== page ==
I live, breathe, eat and sleep art and design. Yes, it's an obsession, but you already know that. You have to be a little obsessed to be a blogger. But it's way more than obsession. Art is life. Art is necessity, not luxury. Art makes me happy. Without art I don't feel alive. Indeed, throughout my strange illness, it is art that has saved me. That's not hyperbole. I love language and words, but they are often inadequate to describe the experience of living as an artist. Throughout my tenure in corporate America, people always thought I was odd and I learned to conceal my personality (try doing this for 8-12 hours a day - it's exhausting). I've been blessed, through blogging and in real life, to meet a lot of artists lately. My peeps. It's so great to be understood and to be able to express myself. I believe artists yearn for this. What does this have to do with flower arranging? Nothing. Except that I thought I'd show you the awesome book that is currently on my night stand.
Before I sleep at night, my last thoughts are of art. When I awaken, my first thoughts are of art. I recently went to used book sale at a local university and bought this marvelous old book on Japanese flower arrangement.
As a reader of my blog, you are already familiar with my love of minimalism and simplicity. So it is not a surprise that I am extremely interested in Ikebana. When it comes to arranging flowers, I don't like to see them crowded in the vase. They need room to breathe and to be free without the competition that comes from too much stimuli. To me, all parts of the flower are beautiful. I particularly like, long, spindly, leggy, rebellious looking branches. No bonsai for me. Bonsai is a crime. It's like foot binding. Here's a couple of pictures from this marvelous book. I'll share more as I learn more.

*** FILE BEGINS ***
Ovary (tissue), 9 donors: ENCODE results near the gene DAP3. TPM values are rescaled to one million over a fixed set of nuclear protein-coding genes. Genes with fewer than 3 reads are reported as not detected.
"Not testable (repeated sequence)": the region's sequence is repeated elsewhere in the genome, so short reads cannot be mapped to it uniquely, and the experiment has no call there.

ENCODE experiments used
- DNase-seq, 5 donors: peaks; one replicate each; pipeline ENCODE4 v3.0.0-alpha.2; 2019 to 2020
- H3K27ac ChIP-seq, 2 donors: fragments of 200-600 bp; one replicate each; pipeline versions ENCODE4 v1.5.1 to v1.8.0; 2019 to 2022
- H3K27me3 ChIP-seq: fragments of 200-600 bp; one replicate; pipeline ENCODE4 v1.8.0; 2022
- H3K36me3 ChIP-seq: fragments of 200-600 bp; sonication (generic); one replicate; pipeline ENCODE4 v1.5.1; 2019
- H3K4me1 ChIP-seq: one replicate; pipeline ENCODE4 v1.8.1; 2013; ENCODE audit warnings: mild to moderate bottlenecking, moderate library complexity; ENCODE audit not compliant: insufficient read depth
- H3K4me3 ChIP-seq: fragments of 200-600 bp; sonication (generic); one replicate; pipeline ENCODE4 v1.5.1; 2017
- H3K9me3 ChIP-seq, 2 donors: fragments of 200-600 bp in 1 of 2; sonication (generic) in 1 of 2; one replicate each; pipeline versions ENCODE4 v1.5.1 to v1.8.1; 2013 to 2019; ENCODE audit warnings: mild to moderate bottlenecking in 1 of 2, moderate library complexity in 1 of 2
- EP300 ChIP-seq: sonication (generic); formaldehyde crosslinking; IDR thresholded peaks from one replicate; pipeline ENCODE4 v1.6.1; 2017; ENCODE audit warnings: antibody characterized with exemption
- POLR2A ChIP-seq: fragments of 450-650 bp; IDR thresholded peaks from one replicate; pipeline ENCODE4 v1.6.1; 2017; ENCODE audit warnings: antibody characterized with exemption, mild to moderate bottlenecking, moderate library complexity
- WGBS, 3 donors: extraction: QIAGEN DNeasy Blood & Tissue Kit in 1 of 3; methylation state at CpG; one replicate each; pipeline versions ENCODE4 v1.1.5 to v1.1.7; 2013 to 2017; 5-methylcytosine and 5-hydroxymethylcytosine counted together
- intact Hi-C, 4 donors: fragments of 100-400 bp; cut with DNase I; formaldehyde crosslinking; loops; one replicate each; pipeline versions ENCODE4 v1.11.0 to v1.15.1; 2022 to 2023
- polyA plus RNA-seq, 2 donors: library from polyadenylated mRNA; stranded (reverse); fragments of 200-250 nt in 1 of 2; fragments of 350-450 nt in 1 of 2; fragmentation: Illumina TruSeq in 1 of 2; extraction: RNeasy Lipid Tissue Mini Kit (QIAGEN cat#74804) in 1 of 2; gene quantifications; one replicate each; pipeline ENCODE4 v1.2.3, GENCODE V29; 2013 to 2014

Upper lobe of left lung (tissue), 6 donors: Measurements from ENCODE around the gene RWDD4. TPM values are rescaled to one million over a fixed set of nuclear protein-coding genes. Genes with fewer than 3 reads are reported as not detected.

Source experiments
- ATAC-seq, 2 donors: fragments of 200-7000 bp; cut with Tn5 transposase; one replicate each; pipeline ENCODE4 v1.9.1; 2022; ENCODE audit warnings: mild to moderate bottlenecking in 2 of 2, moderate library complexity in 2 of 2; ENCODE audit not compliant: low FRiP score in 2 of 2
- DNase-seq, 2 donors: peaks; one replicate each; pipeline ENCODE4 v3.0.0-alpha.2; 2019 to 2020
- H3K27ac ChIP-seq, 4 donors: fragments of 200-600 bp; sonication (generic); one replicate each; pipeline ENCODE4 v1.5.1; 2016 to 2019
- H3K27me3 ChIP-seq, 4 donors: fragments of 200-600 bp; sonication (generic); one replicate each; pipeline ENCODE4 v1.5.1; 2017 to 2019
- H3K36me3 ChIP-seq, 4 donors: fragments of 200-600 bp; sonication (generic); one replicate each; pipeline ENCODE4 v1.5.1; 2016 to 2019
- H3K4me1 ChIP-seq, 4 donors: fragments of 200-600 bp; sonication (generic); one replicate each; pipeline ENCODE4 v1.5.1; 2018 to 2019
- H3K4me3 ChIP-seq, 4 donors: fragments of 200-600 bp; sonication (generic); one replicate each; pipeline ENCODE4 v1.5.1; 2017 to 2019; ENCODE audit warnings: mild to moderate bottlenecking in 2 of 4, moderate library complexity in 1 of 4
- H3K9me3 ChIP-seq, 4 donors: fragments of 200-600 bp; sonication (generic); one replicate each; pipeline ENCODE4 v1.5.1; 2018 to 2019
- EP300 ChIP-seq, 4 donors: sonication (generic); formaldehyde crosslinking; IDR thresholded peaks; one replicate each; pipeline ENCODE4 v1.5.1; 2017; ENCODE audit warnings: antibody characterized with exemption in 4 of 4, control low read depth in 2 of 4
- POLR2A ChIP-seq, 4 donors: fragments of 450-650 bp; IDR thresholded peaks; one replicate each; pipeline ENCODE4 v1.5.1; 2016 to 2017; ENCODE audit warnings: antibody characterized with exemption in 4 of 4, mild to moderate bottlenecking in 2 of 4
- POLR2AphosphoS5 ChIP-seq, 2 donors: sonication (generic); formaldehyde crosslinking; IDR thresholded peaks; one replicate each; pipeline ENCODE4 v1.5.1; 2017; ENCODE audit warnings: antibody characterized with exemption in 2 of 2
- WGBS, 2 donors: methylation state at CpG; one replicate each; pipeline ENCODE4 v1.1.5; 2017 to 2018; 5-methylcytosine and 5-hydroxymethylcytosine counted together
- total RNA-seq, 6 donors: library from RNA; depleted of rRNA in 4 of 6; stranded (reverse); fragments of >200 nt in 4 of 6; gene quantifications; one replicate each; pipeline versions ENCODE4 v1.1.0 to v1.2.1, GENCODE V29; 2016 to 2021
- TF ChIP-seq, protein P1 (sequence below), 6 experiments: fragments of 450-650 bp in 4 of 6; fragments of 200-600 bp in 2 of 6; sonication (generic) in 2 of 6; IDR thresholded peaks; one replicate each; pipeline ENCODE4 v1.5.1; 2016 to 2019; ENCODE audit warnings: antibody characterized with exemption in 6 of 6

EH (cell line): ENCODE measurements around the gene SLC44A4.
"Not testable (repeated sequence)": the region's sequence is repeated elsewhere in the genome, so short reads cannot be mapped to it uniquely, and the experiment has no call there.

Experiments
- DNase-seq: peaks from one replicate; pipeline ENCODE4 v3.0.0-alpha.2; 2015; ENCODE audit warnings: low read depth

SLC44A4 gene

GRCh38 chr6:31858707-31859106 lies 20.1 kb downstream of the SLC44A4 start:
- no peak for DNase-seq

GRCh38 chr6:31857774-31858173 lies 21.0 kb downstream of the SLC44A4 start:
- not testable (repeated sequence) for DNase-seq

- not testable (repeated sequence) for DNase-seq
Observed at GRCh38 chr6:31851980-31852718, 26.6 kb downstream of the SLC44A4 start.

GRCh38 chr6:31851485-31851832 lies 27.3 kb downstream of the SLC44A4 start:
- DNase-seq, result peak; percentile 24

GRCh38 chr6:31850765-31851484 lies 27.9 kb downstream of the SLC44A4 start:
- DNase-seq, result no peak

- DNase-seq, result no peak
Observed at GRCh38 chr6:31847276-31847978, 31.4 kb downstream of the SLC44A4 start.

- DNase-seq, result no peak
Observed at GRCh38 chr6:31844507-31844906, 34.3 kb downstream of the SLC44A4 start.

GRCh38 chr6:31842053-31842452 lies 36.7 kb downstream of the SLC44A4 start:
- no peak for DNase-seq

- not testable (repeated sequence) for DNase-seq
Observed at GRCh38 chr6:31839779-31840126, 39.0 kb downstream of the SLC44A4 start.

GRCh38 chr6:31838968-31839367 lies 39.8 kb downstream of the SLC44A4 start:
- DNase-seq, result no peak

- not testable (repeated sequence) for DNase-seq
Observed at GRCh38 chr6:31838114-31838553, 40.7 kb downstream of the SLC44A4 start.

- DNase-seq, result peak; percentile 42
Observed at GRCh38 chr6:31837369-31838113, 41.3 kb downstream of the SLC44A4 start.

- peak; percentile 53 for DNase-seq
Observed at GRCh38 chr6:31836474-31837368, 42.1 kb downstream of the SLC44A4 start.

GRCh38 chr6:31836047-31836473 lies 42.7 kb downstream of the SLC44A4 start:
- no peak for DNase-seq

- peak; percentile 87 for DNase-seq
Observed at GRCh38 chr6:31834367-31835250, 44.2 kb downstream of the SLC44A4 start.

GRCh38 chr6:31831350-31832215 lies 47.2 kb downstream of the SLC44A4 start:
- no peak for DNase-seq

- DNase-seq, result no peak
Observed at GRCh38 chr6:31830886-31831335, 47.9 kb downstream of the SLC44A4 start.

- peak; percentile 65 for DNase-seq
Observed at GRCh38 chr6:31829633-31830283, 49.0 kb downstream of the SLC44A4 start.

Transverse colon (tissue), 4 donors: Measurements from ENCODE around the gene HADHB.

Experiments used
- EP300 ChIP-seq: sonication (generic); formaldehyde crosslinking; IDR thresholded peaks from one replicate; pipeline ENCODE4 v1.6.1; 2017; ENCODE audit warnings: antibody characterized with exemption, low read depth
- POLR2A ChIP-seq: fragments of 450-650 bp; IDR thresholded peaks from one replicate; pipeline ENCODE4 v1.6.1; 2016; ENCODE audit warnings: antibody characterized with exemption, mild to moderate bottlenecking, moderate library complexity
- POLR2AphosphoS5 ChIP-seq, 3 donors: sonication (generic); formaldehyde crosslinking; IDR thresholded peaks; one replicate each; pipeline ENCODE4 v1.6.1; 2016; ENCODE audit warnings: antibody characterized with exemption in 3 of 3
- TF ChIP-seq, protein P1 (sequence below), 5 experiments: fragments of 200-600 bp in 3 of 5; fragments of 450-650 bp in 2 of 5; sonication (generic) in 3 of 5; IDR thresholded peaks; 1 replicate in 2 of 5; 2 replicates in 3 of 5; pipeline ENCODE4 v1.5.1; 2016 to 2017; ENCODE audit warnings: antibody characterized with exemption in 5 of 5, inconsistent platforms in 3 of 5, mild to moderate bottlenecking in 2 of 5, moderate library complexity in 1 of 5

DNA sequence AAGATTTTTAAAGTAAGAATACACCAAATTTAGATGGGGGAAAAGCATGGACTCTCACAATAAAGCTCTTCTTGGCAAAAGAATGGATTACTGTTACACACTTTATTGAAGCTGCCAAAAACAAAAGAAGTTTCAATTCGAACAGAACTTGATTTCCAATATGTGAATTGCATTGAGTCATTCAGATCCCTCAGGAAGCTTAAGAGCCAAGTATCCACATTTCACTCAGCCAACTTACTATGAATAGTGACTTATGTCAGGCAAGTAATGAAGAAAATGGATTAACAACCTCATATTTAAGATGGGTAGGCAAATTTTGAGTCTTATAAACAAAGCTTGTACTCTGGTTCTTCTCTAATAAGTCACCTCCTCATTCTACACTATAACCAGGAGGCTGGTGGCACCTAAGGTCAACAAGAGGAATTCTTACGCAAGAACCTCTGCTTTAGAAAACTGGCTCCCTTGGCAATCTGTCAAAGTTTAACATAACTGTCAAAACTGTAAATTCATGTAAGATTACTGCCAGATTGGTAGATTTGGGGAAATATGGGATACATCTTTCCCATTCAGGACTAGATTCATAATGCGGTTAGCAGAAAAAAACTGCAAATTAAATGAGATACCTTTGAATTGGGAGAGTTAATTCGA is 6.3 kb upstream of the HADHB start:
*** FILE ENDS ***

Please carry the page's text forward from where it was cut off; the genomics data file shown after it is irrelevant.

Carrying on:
This is a stunningly beautiful arrangement. Love the one, long stem in the bowl. This image itself is so beautiful, I could see it blown up and framed as art. Vessel available at LeiliDesign.DemARTinDesign.
Love the organic shape of this vintage Stanford Sebring vase. I wish there were only one or two long stems in the image. But that's merely my preference. Formerly available at allthingswhite.
Love this vase made of rocks! I'd love to make an Ikebana vase out of a slick Lake Erie Rock. However, that's beyond my skill level. I imagine the drilling process is not easy and requires a skilled artisan. Again, I wish the vase in the image held a long branch. Formerly available at SteppingStones.